This is the more common form, affecting around 90% of sufferers. This occurs when diet and lifestyle cause the body to become overwhelmed with glucose and the pancreas becomes less efficient through strain from both the extra glucose from unhealthy foods, and a build up of unhealthy fat around the organs. The symptoms are the same as for type 1, but whereas type 1 gives you no warning signs, type 2 can come on very slowly, and if diagnosed in time during the pre-diabetes or borderline diabetes stage, with careful management it can be reversed. This is a critical stage of the condition’s development as, in most cases, lifestyle choices can be made to potentially reverse the condition. Taking early decisive action at this stage can halt the development of type 2 diabetes, but to do so, it is vital you are aware of the warning signs and visit your family doctor as soon as you detect any relevant symptoms. Testing for diabetes involves a simple blood and urine test to check your blood sugar levels.
If you’re diagnosed with pre-diabetes, you’ll be given clear guidelines on how to prevent the condition progressing into full blown type 2. In most cases, the two key factors you need to act on are changes to diet and increased physical exercise. If you follow these guidelines you are less likely to develop type 2 diabetes.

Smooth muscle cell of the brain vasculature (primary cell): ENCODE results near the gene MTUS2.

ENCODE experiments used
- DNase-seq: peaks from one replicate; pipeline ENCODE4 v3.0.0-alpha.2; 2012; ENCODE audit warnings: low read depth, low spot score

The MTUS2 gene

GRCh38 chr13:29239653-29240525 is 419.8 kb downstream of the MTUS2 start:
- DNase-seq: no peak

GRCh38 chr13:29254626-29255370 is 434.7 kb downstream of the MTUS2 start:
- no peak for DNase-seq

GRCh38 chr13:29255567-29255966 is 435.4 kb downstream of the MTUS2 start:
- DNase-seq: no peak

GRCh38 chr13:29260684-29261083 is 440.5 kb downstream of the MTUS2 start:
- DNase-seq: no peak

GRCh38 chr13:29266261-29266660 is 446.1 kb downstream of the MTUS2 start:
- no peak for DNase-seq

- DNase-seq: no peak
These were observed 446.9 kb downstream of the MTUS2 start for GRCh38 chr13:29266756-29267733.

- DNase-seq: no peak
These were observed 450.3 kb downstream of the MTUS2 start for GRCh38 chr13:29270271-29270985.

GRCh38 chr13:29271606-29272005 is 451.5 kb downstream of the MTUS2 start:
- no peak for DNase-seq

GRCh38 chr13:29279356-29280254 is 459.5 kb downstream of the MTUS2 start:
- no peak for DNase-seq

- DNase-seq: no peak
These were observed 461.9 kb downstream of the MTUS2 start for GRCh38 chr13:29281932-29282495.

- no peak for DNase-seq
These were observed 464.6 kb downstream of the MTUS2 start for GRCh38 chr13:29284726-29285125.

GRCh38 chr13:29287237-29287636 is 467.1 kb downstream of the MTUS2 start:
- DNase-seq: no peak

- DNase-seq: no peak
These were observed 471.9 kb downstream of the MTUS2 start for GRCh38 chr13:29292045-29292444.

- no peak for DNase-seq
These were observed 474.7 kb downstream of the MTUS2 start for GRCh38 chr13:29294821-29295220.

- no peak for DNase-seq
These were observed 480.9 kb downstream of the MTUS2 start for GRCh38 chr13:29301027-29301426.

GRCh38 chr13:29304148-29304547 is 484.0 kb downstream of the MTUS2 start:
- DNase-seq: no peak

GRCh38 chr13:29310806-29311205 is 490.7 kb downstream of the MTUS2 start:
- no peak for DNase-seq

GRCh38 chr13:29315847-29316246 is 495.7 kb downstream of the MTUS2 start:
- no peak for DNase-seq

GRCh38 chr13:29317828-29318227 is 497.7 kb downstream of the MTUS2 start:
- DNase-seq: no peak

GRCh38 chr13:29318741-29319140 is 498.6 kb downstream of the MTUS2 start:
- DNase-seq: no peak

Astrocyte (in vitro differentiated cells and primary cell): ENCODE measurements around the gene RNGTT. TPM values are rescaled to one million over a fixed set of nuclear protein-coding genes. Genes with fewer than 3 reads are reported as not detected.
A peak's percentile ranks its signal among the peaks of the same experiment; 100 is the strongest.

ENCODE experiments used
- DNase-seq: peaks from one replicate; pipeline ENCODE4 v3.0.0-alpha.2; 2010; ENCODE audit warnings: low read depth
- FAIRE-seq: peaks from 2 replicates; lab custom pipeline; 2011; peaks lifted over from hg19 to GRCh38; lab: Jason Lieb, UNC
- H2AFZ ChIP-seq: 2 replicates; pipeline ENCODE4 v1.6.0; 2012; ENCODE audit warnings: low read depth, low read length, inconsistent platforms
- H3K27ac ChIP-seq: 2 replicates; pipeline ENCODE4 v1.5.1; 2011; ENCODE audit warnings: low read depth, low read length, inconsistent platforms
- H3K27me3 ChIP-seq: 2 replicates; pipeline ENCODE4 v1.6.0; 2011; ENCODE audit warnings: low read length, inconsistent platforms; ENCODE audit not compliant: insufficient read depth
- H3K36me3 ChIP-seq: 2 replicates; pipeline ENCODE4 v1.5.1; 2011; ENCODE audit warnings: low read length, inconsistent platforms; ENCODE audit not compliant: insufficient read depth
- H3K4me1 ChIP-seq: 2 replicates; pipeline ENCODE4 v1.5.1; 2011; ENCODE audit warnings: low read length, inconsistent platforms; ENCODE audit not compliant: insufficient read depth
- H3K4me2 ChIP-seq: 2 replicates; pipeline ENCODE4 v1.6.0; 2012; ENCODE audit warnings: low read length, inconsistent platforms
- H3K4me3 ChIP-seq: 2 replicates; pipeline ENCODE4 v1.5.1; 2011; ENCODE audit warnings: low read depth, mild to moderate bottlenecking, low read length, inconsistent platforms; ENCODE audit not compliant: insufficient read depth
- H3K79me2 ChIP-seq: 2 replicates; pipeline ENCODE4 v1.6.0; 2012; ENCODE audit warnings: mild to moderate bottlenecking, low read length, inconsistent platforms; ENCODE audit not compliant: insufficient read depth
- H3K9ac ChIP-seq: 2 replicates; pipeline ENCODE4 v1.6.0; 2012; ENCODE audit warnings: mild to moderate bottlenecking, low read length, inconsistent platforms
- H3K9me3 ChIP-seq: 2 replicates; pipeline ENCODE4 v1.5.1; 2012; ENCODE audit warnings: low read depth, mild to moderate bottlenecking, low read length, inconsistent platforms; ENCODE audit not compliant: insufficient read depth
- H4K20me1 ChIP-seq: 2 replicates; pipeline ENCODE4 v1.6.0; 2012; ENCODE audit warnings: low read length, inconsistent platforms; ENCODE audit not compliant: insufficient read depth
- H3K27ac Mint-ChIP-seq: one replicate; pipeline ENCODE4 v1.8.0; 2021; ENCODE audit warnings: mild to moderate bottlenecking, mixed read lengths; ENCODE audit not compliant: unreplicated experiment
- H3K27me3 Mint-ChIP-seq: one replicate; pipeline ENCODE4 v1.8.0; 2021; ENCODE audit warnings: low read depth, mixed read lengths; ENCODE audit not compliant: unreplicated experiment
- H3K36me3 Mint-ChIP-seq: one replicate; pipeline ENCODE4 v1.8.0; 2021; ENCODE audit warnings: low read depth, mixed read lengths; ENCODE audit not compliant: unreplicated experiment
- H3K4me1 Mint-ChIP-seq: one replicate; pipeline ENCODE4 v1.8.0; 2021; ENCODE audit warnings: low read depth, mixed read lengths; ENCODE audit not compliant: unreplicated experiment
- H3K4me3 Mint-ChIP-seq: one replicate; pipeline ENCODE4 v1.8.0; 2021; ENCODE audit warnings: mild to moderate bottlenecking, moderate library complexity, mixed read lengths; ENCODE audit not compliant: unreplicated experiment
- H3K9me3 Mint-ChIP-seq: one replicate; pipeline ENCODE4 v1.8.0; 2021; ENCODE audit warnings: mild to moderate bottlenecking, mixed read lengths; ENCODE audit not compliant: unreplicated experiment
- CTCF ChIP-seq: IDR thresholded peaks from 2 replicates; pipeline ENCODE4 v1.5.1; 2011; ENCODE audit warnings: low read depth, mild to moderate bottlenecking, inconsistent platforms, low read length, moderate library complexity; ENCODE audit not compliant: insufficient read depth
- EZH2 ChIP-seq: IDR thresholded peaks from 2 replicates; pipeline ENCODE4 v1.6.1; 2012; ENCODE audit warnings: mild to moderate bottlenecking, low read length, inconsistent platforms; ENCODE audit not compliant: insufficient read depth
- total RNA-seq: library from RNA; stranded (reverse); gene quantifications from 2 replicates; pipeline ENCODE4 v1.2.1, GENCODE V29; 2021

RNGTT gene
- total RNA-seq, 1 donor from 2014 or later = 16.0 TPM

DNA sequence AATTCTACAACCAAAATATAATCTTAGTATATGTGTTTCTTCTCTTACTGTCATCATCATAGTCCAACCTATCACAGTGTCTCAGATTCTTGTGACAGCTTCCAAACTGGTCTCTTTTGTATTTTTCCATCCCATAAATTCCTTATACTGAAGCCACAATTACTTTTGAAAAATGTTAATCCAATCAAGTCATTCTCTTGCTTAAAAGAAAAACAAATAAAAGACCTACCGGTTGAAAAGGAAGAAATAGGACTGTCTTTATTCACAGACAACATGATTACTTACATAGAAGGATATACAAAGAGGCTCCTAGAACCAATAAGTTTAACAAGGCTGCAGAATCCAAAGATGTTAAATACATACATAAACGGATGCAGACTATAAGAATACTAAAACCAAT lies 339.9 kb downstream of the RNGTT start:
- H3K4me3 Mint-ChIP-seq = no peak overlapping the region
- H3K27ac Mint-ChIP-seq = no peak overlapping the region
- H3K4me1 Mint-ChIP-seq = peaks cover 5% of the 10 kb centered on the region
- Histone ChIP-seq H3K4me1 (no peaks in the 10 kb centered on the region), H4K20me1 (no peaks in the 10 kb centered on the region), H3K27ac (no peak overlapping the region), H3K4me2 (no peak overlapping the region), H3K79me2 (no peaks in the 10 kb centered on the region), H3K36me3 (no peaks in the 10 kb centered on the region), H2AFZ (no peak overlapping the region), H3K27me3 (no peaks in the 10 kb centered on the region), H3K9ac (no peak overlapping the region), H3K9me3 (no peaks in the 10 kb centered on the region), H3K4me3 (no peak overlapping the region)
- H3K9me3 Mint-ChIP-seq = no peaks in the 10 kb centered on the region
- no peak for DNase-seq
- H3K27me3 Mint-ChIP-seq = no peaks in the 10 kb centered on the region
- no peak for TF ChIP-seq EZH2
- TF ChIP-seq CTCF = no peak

Type 2 diabetes is in many, but not all cases, a lifestyle disease brought on by an unsuitable diet and a lack of sufficient exercise, both of which lead to obesity. Type 2 diabetes used to be associated with adults over the age of 40, but worryingly it is becoming increasingly common in young adults and children due to the rise in obesity. If any of the following apply to you, then you are more at risk of pre diabetes and type 2 diabetes, and you should be tested as soon as possible:
If type 2 diabetes is diagnosed, some sufferers can control the condition by modifying their diet and taking regular exercise, but most will eventually go on to life-long medication. These drugs will help the body respond better to glucose and create insulin more efficiently, but sufferers may have to move on after a few years to regular insulin injections. Sadly, for those diagnosed with type 1, insulin will be prescribed from the start. By necessity, diabetes has to become a way of life if it is to be well managed. You will need to look after your health and have regular check-ups to prevent the onset of more serious health problems, namely:
The World Health Organisation estimates that over 382 million people worldwide are living with diabetes. This figure is expected to rise to 642 million in just over 20 years. Currently 29 million Americans are diabetic, while in the UK the figure is around 4 million, or 1 in every 16. 10% of the NHS annual budget is being spent on treating the condition. If you’re worried that you might be at risk of developing diabetes, do this simple test to find out, or enter any symptoms you might have into the Isabel Symptom Checker and discuss the results with your doctor.